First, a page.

Geometries are first created as independent objects so that they can be used alone via the
IGeometry interface and then they can be physicalized and added to physical entities. Geometry physicalization means computing physical properties (volume, inertia tensor) and storing them in a special internal structure. Pointers to these structures can then be passed to physical entities.
Each physicalized geometry has a reference counter which is set to 1 during creation, incremented every time the geometry is added to an entity and decremented every time the geometry is removed or the entity is deleted. When the counter reaches 0, the physical geometry structure is deleted and the corresponding IGeometry object is released (it is, however, refcounted as well). There are several geometry management functions, listed below. They are accessible via the geometry manager, which is a part of physical world. The pointer to it is returned by the
CreateMesh: Creates a triangular mesh object from a set of vertices and indices (3 indices per triangle) and returns the corresponding IGeometry pointer.
- The engine uses triangle connectivity information in many places, so it is strongly recommended to have meshes closed and manifold. The function is able to recognize different vertices that represent the same point in space for connectivity calculations (there is no tolerance though, it checks only for exact duplicates). Open edges are ok only for geometries that will not be used as parts of dynamic physical entities and only if there will be little or no interaction with them.
- For collision detection the function can create either an OBB, or a memory-optimized AABB, or a single box bounding volume tree (specified via a corresponding flag). If both AABB and OBB flags are specified, the function selects the tree that fits the geometry most tightly. Since an OBB tree typically tighter, priority of AABBs can be boosted to save memory (also, AABB checks are slightly faster if the trees are equally tight). The engine can either copy the vertex/index data or use it directly from the pointers provided.
- The mesh_multycontact flags give some hints on whether multiple contacts are possible. Specifying that multiple contacts are unlikely (mesh_multycontact0) can improve performance a bit at the expense of potentially missing multiple contacts if they do occur (note that it does not necessarily mean they will be missed, it is a hint for the algorithm to use some optimizations more aggressively). mesh_multycontact2 disables this optimization and ..1 is a recommended default setting. Convex geometries are detected and some additional optimizations are used for them, although internally there is no separate class for convex objects.
- Meshes can have per-face materials. Materials are used to look up friction, bounciness, and pierceability coefficients and can be queried by the game as a part of collision detection output.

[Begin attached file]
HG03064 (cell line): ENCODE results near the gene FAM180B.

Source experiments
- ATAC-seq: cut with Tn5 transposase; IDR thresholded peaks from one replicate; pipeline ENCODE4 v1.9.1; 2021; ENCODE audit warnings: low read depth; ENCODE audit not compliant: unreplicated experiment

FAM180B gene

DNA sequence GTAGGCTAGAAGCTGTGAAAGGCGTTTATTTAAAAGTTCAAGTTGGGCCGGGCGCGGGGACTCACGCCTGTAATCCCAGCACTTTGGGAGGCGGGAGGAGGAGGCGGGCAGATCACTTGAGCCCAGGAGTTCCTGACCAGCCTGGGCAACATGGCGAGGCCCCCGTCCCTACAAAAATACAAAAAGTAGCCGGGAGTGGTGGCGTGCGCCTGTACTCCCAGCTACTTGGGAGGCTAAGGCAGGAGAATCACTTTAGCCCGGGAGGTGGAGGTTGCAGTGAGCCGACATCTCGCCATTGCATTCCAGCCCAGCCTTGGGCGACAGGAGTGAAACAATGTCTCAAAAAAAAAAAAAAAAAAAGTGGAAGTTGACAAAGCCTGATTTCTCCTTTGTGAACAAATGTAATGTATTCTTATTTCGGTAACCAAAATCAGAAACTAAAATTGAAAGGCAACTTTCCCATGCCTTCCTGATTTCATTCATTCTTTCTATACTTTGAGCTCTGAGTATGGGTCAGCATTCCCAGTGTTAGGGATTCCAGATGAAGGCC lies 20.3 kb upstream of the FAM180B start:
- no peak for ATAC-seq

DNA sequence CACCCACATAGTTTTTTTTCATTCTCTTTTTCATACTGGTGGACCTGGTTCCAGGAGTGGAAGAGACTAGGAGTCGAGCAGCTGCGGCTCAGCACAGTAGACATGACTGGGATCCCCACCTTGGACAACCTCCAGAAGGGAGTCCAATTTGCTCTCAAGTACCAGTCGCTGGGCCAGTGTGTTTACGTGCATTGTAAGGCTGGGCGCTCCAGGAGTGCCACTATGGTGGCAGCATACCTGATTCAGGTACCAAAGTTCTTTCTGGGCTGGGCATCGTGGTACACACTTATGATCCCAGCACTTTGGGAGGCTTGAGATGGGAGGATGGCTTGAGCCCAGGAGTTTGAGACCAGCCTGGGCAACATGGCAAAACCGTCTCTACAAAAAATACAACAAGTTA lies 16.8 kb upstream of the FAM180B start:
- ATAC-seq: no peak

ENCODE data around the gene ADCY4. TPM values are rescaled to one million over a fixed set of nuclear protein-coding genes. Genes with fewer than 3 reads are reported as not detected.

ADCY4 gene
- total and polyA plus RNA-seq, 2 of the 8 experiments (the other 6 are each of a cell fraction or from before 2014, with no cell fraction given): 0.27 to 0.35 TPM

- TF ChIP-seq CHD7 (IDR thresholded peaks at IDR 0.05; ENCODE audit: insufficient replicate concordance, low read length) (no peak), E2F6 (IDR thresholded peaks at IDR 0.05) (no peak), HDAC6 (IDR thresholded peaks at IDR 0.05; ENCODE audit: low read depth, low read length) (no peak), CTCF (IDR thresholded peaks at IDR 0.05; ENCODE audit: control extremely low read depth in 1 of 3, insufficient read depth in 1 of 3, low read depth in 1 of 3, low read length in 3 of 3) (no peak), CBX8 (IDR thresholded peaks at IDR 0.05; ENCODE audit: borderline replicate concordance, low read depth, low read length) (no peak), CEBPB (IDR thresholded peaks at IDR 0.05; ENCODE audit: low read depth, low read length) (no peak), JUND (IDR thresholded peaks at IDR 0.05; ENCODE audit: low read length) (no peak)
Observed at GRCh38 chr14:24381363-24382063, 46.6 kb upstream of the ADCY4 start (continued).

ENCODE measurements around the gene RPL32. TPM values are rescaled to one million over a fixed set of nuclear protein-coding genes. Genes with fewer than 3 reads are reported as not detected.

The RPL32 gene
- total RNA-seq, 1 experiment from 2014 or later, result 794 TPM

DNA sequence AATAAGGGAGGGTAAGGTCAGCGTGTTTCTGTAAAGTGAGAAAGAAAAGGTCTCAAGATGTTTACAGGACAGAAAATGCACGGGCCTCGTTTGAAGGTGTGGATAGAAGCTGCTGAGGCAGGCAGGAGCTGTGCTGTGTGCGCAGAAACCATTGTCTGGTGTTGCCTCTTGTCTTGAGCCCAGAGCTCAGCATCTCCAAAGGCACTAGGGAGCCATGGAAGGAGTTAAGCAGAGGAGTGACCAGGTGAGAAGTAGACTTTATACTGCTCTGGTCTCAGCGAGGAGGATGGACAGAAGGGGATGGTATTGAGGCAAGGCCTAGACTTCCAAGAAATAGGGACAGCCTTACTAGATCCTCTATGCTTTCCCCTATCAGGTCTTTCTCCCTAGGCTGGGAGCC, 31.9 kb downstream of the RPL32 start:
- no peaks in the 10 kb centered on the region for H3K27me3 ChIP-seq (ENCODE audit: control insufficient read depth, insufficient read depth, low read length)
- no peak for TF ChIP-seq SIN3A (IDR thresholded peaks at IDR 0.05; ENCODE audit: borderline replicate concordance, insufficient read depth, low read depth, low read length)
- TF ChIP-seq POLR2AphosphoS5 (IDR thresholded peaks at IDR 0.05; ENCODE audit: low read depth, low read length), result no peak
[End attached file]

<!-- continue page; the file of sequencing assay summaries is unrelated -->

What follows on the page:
CreateMeshfunction is able to detect meshes that represent primitives (with the specified tolerance) and returns primitive objects instead. In order to activate this detection, the corresponding flags should be specified. Note that primitives can't store materials. They can only have one in the physical geometry structure, so this detection is not used when the material array has more than one material index in it.
CreatePrimitive: Creates a primitive geometry explicitly. The corresponding primitive (cylinder, sphere, box, heightfield, or ray) structure should be filled and passed as a parameter, along with its ::type.
IGeometry interface can be used to manually check collisions between geometries via Intersect function. It gives back detailed intersection results, which include all intersection regions with their borders and "unprojection" vectors. An unprojection vector tells how far one geometry can be moved along it to fully resolve the contact. It can either be set explicitly via geometry "velocity" or computed automatically based on intersection region. Continuous linear ("sweep") checks along a specified direction are also supported. In many cases, putting the moving geometry into its final position and "unprojecting" it back will give the same results as a sweep check (only faster), but it doesn't guarantee that it'll unproject to the first contact in complex cases (several manual iterations might be required).
When geometries are unprojected to a single contact point, the contact can optionally be extended to an area, by searching, matching, uniting, and intersecting neighboring features (polygon and polyline areas are supported).
For general meshes collisions are detected by finding some intersecting triangles using bounding trees, and then tracing the intersection border through the meshes using neighborhood (topology) information. Since 5.7, if the engine detects that both meshes are convex, and the query is non-continuous and doesn’t request a border, it uses a dedicated convex-vs-convex intersection check with penetration depth (the implementation is inspired by the GJK algorithm, but it had to be extended to handle penetration depth).
Another notable member of IGeometry interface is Subtract, which performs Boolean subtraction of meshes.
RegisterGeometry: Physicalizes an IGeometry object by computing its physical properties and storing them in an auxiliary structure. Material index (surfaceidx) can be stored in it; it will be used if the geometry itself does not have any materials specified (such as if it is a primitive).
UnregisterGeometry comprise a reference "sandwich" for it. Note that the latter does not delete the object until its reference count becomes 0.
Geometries and physicalized geometries can be serialized. This allows to save time by avoiding computing bounding volume trees. Normally that computation is not prohibitively slow, but serialization is still faster.